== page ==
Many divorced Nevada parents find each other later in life and plan to come together as a blended family. They will not be alone, as a 2015 study found that 16 percent of children in the United States live in blended families that include step-siblings, half-siblings and step-parents.
When planning to build a blended family, there are major legal and financial considerations for parents to keep in mind in order to protect the best interests of their children. Parents who remarry after years of raising their children separately often have accumulated assets, including real estate and investment accounts.
When joining together in a new marriage, it is important to consider how these assets will be used for the children of both partners. Some families may prefer to fully join all of their finances, while others may prefer a separate yet shared model of financial management and responsibility for the children. Of course, in a blended family, there are other parties who also have a role in the financial situation of the children. Each child's other parent and extended families can be very involved not only indecision-making but also in that child's financial situation. Care and attention to this issue can be important for parents in order to avoid inequality and resentment from growing within the blended family.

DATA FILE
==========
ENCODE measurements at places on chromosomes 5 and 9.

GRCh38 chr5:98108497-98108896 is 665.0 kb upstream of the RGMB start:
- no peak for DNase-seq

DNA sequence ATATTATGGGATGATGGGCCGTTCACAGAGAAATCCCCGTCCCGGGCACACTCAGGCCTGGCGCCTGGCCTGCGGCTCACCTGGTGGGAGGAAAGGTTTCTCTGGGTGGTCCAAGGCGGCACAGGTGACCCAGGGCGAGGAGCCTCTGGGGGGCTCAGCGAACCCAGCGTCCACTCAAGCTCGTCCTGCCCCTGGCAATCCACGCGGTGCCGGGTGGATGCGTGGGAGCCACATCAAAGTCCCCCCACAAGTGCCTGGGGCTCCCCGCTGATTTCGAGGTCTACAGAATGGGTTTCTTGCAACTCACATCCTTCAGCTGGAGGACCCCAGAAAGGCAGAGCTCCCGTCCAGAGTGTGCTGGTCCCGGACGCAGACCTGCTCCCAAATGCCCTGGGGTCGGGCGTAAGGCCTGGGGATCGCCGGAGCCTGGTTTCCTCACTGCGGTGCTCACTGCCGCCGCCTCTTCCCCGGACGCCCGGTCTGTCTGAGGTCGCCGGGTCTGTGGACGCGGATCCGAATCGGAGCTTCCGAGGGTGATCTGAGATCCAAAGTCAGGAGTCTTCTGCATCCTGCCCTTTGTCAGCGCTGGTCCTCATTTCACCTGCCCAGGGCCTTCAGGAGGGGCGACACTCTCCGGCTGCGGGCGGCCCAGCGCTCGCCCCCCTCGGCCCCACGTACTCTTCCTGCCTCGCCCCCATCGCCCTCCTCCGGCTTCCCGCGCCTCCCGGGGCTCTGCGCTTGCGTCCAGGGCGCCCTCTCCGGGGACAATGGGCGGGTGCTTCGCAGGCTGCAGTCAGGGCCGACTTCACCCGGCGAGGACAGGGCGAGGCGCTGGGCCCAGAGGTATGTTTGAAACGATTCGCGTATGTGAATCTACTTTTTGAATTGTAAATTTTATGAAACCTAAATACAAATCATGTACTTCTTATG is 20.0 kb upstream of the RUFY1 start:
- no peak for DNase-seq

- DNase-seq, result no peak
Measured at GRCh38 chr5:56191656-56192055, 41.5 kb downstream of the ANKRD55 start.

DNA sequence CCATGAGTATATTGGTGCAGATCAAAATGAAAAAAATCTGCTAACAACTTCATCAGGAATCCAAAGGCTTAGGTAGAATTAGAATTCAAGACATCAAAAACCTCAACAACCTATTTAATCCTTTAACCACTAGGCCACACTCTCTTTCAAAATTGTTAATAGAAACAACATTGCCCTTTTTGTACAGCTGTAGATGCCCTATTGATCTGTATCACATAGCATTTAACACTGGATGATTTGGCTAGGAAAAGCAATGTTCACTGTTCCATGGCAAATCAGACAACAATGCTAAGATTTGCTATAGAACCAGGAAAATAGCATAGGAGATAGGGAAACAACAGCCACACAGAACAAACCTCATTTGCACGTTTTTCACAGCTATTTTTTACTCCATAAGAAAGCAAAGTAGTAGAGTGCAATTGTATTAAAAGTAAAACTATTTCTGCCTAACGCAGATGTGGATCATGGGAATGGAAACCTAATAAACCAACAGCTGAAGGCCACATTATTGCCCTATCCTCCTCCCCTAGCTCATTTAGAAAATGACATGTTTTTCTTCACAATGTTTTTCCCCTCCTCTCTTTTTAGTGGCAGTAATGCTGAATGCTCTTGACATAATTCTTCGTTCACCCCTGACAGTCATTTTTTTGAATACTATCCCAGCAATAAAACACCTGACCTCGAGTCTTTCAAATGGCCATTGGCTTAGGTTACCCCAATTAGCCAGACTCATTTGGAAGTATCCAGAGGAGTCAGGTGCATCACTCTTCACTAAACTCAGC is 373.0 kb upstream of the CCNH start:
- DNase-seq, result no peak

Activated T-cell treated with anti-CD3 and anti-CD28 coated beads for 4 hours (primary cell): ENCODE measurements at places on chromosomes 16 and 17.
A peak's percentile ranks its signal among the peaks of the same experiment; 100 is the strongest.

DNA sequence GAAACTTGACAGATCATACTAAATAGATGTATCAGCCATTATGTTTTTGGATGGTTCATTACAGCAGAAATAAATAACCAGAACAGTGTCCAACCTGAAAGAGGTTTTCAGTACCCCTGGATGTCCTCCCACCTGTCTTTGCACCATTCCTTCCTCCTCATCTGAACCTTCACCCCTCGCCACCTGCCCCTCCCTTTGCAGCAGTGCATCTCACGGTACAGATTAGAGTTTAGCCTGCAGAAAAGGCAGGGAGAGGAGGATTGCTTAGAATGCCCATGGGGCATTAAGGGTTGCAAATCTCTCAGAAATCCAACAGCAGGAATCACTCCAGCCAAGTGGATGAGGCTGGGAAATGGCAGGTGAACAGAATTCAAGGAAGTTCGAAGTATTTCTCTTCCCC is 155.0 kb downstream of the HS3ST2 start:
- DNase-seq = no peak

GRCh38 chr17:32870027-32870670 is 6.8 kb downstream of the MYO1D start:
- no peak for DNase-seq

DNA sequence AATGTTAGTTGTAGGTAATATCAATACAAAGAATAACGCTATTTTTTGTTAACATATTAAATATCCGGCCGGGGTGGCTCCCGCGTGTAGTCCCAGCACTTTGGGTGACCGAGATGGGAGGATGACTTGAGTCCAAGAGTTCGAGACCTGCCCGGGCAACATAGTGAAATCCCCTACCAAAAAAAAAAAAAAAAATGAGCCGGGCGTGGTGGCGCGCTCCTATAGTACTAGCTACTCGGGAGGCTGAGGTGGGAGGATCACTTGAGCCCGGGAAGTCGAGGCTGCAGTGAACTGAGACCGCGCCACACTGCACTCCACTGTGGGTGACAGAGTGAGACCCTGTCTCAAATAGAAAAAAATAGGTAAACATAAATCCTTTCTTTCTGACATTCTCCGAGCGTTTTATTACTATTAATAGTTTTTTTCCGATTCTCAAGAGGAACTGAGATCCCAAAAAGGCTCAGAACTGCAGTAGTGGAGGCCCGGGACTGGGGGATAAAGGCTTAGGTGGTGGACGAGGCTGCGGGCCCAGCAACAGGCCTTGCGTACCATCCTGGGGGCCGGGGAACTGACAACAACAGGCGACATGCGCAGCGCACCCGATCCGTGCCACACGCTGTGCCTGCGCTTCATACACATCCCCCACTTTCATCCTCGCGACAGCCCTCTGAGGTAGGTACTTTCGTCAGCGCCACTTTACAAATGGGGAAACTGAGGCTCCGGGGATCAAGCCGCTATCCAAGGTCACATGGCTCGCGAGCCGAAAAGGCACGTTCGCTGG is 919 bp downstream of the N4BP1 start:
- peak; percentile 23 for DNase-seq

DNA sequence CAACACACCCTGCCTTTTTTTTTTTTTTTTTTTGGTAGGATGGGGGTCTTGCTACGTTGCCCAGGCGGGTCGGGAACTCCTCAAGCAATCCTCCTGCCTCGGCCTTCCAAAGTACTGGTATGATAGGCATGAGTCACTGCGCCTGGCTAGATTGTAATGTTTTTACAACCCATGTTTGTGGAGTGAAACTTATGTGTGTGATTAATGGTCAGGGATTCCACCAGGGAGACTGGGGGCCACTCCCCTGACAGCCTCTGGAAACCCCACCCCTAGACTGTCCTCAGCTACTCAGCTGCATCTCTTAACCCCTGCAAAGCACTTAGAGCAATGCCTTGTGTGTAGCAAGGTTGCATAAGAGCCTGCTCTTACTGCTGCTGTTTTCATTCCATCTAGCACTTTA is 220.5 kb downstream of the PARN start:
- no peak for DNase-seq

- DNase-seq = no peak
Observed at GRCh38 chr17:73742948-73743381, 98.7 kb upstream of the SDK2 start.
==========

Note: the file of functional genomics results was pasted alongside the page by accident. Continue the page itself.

A family law attorney can assist parents planning their blended families to develop a legal and financial plan for the future. This can include a prenuptial agreement about premarital assets, including protecting the interests of each party's children. While some families may prefer no written agreement, the open conversations that come from such discussions can be invaluable.